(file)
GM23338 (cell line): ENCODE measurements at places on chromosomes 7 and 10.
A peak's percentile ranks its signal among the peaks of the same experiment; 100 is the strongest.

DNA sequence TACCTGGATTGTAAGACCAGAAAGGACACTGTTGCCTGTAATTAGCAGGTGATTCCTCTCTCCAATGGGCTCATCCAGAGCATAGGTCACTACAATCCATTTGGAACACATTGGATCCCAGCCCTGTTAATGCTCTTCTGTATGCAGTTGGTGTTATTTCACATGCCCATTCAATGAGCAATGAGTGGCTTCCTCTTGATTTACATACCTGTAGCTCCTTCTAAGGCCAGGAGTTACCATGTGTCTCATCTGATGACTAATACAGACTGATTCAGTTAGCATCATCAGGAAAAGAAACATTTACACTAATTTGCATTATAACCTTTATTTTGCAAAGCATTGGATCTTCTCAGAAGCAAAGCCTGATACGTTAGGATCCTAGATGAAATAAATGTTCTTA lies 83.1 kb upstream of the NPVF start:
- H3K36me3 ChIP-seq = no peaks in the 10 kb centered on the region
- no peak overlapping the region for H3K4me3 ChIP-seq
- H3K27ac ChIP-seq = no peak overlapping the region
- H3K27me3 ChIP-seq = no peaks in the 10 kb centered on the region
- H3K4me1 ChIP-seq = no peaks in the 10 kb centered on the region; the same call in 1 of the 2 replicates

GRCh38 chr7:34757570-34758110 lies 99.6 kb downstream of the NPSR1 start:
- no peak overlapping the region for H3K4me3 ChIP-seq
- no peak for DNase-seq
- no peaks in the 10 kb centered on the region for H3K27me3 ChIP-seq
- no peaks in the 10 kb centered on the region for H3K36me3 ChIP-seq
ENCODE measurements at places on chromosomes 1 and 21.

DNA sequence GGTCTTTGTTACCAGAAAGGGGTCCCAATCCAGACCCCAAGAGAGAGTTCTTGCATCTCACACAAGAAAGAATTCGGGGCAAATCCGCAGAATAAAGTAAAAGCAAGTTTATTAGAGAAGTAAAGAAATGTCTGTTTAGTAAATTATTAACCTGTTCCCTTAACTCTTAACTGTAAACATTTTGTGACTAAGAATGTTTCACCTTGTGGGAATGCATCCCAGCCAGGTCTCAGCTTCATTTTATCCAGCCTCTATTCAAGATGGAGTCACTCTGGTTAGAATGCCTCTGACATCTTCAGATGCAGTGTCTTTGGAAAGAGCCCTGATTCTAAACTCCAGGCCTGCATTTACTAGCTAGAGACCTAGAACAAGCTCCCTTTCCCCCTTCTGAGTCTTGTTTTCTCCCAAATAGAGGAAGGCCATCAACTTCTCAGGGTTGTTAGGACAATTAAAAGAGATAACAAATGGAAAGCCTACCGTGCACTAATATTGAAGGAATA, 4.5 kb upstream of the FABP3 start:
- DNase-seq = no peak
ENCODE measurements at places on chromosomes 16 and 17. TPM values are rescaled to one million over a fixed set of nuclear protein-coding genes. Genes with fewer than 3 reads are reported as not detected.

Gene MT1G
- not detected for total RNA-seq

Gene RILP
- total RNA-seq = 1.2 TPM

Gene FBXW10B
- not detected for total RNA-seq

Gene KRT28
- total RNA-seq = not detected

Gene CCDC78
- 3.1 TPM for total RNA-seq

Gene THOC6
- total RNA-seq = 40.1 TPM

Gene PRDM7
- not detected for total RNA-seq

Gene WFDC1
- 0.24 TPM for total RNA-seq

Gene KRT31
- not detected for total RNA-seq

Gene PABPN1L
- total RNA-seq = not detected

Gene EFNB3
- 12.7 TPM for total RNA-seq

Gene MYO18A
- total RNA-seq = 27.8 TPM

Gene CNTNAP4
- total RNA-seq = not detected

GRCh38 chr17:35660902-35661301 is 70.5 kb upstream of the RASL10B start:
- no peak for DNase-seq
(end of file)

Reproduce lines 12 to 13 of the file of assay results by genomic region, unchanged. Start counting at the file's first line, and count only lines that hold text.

- no peaks in the 10 kb centered on the region for H3K27me3 ChIP-seq
- no peaks in the 10 kb centered on the region for H3K36me3 ChIP-seq